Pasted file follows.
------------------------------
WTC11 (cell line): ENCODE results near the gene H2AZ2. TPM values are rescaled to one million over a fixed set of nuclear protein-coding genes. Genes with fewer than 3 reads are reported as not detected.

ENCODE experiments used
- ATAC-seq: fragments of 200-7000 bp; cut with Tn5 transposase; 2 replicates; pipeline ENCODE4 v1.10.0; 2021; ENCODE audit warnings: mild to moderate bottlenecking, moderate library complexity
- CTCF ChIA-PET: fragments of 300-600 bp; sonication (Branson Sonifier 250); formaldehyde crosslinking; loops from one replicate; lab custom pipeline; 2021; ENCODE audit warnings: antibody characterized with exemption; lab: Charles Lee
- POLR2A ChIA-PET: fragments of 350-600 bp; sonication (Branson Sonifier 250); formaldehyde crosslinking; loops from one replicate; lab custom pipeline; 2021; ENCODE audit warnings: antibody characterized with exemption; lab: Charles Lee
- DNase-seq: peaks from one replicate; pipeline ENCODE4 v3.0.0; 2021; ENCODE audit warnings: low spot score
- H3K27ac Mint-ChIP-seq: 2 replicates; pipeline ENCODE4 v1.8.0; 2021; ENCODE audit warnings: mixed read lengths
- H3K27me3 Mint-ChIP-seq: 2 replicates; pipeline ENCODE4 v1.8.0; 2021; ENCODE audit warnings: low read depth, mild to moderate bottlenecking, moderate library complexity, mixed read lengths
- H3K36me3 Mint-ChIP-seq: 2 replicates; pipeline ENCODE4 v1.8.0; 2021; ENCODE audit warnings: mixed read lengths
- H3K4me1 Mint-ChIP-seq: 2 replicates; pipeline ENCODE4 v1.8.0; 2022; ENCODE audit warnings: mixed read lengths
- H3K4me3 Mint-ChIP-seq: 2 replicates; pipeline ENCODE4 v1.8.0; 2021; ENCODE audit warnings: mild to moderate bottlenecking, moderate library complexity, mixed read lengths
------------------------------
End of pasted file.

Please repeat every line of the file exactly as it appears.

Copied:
WTC11 (cell line): ENCODE results near the gene H2AZ2. TPM values are rescaled to one million over a fixed set of nuclear protein-coding genes. Genes with fewer than 3 reads are reported as not detected.

ENCODE experiments used
- ATAC-seq: fragments of 200-7000 bp; cut with Tn5 transposase; 2 replicates; pipeline ENCODE4 v1.10.0; 2021; ENCODE audit warnings: mild to moderate bottlenecking, moderate library complexity
- CTCF ChIA-PET: fragments of 300-600 bp; sonication (Branson Sonifier 250); formaldehyde crosslinking; loops from one replicate; lab custom pipeline; 2021; ENCODE audit warnings: antibody characterized with exemption; lab: Charles Lee
- POLR2A ChIA-PET: fragments of 350-600 bp; sonication (Branson Sonifier 250); formaldehyde crosslinking; loops from one replicate; lab custom pipeline; 2021; ENCODE audit warnings: antibody characterized with exemption; lab: Charles Lee
- DNase-seq: peaks from one replicate; pipeline ENCODE4 v3.0.0; 2021; ENCODE audit warnings: low spot score
- H3K27ac Mint-ChIP-seq: 2 replicates; pipeline ENCODE4 v1.8.0; 2021; ENCODE audit warnings: mixed read lengths
- H3K27me3 Mint-ChIP-seq: 2 replicates; pipeline ENCODE4 v1.8.0; 2021; ENCODE audit warnings: low read depth, mild to moderate bottlenecking, moderate library complexity, mixed read lengths
- H3K36me3 Mint-ChIP-seq: 2 replicates; pipeline ENCODE4 v1.8.0; 2021; ENCODE audit warnings: mixed read lengths
- H3K4me1 Mint-ChIP-seq: 2 replicates; pipeline ENCODE4 v1.8.0; 2022; ENCODE audit warnings: mixed read lengths
- H3K4me3 Mint-ChIP-seq: 2 replicates; pipeline ENCODE4 v1.8.0; 2021; ENCODE audit warnings: mild to moderate bottlenecking, moderate library complexity, mixed read lengths